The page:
Beast (Trojan horse)

From Wikipedia, the free encyclopedia
Jump to: navigation, search
Beast
Developer(s) Tataye
Last release
2.07 / August 3, 2004
Operating system Microsoft Windows
Type
License Freeware

Beast is a Windows-based backdoor trojan horse, more commonly known in the hacking community as a Remote Administration Tool or a "RAT". It is capable of infecting versions of Windows from 95 to 10.[citation needed] Written in Delphi and released first by its author Tataye in 2002,[1] it became quite popular due to its unique features. It used the typical client–server model where the client would be under operation by the attacker and the server is what would infect the victim. Beast was one of the first trojans to feature a reverse connection to its victims, and once established it gave the attacker complete control over the infected computer.[1][2] The virus would be harmless until opened. When opened, the virus would use the code injection method to inject itself into other applications.[citation needed]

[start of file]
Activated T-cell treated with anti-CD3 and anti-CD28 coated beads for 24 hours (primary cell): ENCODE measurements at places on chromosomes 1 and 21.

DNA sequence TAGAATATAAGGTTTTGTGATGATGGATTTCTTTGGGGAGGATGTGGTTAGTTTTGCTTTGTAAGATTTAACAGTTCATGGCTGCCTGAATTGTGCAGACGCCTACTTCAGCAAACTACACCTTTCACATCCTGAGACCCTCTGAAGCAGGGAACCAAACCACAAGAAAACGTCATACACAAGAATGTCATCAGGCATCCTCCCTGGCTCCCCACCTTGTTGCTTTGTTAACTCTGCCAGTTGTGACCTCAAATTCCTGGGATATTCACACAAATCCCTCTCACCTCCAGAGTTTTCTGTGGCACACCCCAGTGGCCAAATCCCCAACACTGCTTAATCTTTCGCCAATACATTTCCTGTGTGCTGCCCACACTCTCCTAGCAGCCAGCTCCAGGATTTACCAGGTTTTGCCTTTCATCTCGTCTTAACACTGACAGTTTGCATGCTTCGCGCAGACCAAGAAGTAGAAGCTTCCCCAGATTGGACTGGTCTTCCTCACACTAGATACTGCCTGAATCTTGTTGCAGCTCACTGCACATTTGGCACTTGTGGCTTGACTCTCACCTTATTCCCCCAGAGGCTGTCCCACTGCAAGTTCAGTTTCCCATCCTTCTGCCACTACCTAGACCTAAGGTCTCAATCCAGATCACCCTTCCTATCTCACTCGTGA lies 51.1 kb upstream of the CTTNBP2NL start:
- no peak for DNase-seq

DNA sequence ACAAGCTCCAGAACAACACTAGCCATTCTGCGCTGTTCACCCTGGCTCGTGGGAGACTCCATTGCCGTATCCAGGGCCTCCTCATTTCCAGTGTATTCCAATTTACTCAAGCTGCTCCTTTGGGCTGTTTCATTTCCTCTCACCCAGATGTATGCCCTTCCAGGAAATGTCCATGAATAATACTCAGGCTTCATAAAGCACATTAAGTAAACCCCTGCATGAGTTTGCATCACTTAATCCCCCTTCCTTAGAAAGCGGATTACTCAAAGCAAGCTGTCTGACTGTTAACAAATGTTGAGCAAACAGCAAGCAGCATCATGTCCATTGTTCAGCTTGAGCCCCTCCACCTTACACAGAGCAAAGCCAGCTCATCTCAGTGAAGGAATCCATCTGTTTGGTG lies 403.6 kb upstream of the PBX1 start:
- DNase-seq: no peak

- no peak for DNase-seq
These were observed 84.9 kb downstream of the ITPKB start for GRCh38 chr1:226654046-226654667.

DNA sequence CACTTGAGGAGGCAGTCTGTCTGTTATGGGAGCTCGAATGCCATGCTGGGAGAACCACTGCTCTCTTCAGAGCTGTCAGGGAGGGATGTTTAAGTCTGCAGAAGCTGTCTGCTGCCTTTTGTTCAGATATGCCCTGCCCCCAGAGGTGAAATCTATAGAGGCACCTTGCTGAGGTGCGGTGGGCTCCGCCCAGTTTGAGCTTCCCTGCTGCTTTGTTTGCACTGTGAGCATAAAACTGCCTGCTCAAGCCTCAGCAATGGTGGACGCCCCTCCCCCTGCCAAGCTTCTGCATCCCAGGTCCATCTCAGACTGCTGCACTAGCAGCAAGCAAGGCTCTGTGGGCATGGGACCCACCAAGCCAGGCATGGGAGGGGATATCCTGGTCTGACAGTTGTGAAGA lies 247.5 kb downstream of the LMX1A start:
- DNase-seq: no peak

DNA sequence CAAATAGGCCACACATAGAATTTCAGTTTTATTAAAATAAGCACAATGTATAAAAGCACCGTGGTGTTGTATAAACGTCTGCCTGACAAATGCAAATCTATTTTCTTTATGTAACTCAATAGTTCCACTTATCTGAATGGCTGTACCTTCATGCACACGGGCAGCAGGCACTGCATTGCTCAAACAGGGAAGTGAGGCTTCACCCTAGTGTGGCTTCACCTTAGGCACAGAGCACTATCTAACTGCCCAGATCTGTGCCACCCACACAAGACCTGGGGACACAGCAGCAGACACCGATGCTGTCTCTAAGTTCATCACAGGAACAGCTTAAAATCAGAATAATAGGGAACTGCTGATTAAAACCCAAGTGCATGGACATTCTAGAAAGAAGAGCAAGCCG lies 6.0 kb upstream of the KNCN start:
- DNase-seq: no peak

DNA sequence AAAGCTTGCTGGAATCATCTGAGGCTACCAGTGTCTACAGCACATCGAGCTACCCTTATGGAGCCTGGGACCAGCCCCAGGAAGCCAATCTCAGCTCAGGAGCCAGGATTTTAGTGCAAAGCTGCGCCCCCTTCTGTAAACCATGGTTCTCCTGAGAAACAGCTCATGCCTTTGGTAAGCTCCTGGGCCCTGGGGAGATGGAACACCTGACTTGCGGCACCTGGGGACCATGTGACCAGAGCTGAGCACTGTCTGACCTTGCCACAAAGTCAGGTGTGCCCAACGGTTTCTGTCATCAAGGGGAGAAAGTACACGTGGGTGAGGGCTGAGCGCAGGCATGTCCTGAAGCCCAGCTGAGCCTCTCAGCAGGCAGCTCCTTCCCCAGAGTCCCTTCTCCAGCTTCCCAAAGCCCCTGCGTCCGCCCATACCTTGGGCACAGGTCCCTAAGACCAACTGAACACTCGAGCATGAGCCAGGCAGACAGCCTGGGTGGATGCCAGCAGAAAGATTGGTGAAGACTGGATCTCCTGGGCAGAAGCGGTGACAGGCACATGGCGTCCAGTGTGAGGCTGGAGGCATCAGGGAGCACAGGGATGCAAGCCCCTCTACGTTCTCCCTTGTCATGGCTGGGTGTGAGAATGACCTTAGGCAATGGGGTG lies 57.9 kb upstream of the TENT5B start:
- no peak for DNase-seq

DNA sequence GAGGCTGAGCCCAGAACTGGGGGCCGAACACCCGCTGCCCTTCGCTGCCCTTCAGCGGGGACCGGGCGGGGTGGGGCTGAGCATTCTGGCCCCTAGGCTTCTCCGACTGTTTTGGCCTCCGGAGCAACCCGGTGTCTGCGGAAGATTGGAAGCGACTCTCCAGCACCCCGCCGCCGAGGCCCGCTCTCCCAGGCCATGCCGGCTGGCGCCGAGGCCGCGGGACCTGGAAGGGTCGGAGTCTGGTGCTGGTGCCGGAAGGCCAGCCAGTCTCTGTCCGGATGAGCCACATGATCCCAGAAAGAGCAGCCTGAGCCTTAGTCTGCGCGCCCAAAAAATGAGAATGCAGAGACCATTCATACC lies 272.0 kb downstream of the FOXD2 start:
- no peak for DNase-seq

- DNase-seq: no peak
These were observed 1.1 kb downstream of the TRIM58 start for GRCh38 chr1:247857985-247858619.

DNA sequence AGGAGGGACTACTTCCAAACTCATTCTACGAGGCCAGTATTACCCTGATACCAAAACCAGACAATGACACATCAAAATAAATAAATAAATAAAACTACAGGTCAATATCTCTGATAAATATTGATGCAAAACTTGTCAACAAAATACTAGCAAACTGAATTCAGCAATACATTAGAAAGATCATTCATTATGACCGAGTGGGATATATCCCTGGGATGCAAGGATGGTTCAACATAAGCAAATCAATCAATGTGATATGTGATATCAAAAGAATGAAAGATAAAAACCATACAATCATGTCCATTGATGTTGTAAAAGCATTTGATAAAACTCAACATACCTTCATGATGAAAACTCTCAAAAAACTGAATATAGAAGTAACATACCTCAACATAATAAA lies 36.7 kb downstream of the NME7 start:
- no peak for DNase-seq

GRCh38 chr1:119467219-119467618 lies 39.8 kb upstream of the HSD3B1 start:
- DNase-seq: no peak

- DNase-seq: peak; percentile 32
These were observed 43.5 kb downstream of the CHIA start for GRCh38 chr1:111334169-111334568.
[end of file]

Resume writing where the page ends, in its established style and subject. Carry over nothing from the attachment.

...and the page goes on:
On a machine running Windows XP, removal of these three files in safe mode with system restore turned off would disinfect the system.[citation needed]

Usage[edit]

The default ports used for the direct and reverse connections were 6666 and 9999 respectively, though the attacker had the option of changing these. Beast came with a built-in firewall bypasser and had the ability of terminating some Anti-Virus or firewall processes. It also came with a file binder that could be used to join two or more files together into one executable.

See also[edit]

References[edit]

  1. ^ a b Ranjan, Atish (15 December 2013). "Ultimate List of Top 25 Dangerous Computer Viruses of All Time". Tech Tricks World. Retrieved 17 January 2016. 
  2. ^ Manky, Derek (15 November 2010). "Ten years of evolving threats: A look back at the impact of notable malicious wares of the past decade". SC Magazine. Retrieved 17 January 2016.